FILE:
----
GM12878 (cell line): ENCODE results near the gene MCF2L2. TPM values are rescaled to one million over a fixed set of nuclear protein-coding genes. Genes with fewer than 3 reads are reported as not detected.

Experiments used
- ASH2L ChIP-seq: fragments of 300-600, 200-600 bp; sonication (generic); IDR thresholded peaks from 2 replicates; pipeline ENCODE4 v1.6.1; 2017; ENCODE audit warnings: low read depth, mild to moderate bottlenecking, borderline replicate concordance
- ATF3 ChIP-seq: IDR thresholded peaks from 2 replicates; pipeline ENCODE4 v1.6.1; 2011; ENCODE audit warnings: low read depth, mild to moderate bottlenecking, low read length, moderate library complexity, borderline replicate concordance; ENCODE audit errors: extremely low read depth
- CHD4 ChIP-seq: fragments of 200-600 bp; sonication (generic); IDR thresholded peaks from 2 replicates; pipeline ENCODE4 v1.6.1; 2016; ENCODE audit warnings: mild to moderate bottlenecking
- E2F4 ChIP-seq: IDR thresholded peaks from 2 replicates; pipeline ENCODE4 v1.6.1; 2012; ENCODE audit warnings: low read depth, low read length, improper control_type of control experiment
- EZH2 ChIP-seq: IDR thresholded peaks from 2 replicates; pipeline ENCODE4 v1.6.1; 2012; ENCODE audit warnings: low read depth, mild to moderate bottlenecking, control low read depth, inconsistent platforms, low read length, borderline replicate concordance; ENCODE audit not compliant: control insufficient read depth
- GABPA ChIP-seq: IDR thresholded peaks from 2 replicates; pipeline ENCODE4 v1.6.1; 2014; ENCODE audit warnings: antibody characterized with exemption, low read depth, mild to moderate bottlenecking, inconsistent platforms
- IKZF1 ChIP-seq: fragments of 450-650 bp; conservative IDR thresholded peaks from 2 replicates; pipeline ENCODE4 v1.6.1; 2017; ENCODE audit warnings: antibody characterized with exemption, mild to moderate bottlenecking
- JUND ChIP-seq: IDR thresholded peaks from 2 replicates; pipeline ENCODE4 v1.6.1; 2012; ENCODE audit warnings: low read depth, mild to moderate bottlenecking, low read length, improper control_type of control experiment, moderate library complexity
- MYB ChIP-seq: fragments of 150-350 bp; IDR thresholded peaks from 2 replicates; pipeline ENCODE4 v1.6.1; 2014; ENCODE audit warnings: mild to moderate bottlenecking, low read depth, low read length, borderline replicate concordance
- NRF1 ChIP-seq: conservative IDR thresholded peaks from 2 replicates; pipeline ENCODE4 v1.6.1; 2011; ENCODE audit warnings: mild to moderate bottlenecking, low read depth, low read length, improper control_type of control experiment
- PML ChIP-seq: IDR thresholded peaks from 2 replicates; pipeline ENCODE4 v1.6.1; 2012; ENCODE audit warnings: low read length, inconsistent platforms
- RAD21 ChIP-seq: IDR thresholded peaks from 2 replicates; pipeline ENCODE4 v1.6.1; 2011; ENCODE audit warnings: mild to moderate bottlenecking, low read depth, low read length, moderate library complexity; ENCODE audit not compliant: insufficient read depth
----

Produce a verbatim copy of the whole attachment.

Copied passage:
GM12878 (cell line): ENCODE results near the gene MCF2L2. TPM values are rescaled to one million over a fixed set of nuclear protein-coding genes. Genes with fewer than 3 reads are reported as not detected.

Experiments used
- ASH2L ChIP-seq: fragments of 300-600, 200-600 bp; sonication (generic); IDR thresholded peaks from 2 replicates; pipeline ENCODE4 v1.6.1; 2017; ENCODE audit warnings: low read depth, mild to moderate bottlenecking, borderline replicate concordance
- ATF3 ChIP-seq: IDR thresholded peaks from 2 replicates; pipeline ENCODE4 v1.6.1; 2011; ENCODE audit warnings: low read depth, mild to moderate bottlenecking, low read length, moderate library complexity, borderline replicate concordance; ENCODE audit errors: extremely low read depth
- CHD4 ChIP-seq: fragments of 200-600 bp; sonication (generic); IDR thresholded peaks from 2 replicates; pipeline ENCODE4 v1.6.1; 2016; ENCODE audit warnings: mild to moderate bottlenecking
- E2F4 ChIP-seq: IDR thresholded peaks from 2 replicates; pipeline ENCODE4 v1.6.1; 2012; ENCODE audit warnings: low read depth, low read length, improper control_type of control experiment
- EZH2 ChIP-seq: IDR thresholded peaks from 2 replicates; pipeline ENCODE4 v1.6.1; 2012; ENCODE audit warnings: low read depth, mild to moderate bottlenecking, control low read depth, inconsistent platforms, low read length, borderline replicate concordance; ENCODE audit not compliant: control insufficient read depth
- GABPA ChIP-seq: IDR thresholded peaks from 2 replicates; pipeline ENCODE4 v1.6.1; 2014; ENCODE audit warnings: antibody characterized with exemption, low read depth, mild to moderate bottlenecking, inconsistent platforms
- IKZF1 ChIP-seq: fragments of 450-650 bp; conservative IDR thresholded peaks from 2 replicates; pipeline ENCODE4 v1.6.1; 2017; ENCODE audit warnings: antibody characterized with exemption, mild to moderate bottlenecking
- JUND ChIP-seq: IDR thresholded peaks from 2 replicates; pipeline ENCODE4 v1.6.1; 2012; ENCODE audit warnings: low read depth, mild to moderate bottlenecking, low read length, improper control_type of control experiment, moderate library complexity
- MYB ChIP-seq: fragments of 150-350 bp; IDR thresholded peaks from 2 replicates; pipeline ENCODE4 v1.6.1; 2014; ENCODE audit warnings: mild to moderate bottlenecking, low read depth, low read length, borderline replicate concordance
- NRF1 ChIP-seq: conservative IDR thresholded peaks from 2 replicates; pipeline ENCODE4 v1.6.1; 2011; ENCODE audit warnings: mild to moderate bottlenecking, low read depth, low read length, improper control_type of control experiment
- PML ChIP-seq: IDR thresholded peaks from 2 replicates; pipeline ENCODE4 v1.6.1; 2012; ENCODE audit warnings: low read length, inconsistent platforms
- RAD21 ChIP-seq: IDR thresholded peaks from 2 replicates; pipeline ENCODE4 v1.6.1; 2011; ENCODE audit warnings: mild to moderate bottlenecking, low read depth, low read length, moderate library complexity; ENCODE audit not compliant: insufficient read depth